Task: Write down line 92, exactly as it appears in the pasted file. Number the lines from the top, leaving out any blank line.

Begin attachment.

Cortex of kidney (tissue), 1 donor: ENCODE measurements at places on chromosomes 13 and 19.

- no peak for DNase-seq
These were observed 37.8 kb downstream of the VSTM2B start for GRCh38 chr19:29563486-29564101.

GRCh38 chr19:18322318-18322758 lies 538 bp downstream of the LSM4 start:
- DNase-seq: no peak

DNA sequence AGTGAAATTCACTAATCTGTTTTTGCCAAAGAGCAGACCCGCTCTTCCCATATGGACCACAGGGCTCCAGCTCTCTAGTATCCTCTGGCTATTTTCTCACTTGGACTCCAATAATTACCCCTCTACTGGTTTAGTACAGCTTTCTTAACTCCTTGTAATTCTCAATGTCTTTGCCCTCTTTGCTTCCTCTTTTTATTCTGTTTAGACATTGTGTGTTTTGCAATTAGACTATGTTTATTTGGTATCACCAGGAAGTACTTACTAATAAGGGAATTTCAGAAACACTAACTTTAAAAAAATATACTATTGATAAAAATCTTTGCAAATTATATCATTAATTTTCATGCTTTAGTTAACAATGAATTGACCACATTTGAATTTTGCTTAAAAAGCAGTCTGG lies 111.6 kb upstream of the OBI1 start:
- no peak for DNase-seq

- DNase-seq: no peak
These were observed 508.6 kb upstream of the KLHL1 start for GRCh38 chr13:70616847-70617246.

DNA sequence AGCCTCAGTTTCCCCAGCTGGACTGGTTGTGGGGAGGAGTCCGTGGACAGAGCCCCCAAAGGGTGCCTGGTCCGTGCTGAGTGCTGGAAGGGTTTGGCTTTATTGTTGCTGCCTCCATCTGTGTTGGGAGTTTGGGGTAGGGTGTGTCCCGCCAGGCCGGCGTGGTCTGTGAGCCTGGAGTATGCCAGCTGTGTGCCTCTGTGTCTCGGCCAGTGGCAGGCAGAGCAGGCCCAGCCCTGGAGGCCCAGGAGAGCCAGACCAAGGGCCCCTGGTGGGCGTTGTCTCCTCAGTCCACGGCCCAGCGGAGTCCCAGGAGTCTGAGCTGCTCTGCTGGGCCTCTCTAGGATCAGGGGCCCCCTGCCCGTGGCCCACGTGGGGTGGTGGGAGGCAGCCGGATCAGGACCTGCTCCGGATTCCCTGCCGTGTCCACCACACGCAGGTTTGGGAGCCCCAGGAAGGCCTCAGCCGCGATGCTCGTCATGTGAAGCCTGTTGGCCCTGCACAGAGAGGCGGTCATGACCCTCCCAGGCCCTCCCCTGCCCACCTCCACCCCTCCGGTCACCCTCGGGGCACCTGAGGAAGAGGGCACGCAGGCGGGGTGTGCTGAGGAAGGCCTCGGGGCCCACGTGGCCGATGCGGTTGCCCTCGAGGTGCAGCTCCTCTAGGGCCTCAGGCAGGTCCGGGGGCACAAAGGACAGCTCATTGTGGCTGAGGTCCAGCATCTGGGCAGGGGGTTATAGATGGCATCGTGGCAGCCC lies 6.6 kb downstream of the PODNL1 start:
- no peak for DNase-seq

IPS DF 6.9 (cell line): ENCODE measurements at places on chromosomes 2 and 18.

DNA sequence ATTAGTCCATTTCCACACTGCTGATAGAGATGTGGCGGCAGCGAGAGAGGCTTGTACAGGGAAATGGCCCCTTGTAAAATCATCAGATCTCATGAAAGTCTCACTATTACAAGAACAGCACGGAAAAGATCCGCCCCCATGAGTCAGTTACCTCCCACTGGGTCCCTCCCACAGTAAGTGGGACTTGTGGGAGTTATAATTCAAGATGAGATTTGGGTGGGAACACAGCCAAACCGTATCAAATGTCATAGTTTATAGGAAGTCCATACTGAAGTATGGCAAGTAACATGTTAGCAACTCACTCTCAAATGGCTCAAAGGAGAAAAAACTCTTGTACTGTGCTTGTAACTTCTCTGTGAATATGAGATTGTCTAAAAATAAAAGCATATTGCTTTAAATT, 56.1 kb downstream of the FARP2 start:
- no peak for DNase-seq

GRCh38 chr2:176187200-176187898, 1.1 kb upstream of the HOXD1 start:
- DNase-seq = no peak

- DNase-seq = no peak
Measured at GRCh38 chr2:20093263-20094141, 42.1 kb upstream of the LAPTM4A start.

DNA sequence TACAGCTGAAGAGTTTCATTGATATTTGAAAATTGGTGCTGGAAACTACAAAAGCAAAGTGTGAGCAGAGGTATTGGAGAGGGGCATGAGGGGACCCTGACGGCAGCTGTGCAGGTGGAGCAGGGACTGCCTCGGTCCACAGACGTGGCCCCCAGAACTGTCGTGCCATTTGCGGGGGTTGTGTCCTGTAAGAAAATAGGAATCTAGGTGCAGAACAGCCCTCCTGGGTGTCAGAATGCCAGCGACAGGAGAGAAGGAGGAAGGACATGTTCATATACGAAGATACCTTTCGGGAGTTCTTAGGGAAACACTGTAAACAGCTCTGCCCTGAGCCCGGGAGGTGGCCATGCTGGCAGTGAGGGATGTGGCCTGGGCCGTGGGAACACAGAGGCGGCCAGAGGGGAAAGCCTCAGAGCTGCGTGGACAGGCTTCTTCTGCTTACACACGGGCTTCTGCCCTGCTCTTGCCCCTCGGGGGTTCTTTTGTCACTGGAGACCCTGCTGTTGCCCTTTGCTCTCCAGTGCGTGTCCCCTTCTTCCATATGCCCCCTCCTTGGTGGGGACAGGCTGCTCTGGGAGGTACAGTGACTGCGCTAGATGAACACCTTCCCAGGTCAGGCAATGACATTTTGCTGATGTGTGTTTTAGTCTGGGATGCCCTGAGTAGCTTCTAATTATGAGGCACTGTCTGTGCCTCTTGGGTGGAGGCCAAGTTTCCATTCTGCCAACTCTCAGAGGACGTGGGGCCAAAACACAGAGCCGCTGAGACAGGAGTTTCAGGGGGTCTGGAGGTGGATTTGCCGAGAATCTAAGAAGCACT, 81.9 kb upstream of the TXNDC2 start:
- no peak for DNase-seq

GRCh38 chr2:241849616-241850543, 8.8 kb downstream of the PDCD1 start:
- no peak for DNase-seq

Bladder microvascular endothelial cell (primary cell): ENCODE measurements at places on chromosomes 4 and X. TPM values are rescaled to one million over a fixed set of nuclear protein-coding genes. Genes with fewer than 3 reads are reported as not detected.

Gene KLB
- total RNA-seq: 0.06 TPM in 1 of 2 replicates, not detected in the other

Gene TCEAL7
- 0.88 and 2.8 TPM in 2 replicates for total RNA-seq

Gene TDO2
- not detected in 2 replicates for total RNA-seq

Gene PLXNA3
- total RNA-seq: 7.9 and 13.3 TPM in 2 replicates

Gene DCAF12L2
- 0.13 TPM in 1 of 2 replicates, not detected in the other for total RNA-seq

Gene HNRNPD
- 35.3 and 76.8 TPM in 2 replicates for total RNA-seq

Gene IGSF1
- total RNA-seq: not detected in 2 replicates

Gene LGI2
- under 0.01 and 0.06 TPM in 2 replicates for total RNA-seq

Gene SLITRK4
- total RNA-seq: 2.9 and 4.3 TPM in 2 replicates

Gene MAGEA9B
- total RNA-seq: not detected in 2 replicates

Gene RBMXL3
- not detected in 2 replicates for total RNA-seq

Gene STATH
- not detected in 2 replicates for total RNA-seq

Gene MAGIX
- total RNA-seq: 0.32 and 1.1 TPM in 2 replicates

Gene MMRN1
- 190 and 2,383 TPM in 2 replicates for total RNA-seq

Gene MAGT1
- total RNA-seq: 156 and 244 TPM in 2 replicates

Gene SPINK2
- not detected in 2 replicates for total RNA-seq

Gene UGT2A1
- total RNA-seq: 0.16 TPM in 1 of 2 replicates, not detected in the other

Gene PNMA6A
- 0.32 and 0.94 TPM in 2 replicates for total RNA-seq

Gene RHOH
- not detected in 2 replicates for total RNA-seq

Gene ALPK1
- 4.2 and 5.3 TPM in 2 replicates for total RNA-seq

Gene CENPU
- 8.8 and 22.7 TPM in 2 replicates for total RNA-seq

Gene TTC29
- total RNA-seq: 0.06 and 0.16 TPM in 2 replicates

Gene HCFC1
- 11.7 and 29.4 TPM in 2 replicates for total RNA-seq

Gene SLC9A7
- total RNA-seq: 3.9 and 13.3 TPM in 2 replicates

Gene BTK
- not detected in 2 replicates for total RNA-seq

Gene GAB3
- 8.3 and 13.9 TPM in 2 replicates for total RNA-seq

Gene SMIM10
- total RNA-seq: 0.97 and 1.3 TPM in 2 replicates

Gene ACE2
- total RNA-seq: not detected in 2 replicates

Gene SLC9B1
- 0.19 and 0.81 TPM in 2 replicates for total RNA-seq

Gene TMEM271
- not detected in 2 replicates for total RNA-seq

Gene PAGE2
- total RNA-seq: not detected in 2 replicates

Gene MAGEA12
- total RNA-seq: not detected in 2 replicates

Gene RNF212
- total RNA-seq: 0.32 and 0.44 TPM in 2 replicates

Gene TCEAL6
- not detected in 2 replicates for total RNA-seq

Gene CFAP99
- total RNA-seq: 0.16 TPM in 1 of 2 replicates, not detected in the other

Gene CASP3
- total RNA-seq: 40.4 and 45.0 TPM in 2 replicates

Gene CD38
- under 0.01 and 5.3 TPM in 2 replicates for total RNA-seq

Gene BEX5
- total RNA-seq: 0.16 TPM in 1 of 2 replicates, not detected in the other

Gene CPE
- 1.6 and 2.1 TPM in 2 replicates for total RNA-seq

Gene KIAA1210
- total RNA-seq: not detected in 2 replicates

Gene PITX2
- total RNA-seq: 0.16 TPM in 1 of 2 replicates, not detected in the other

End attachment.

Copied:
Gene CFAP99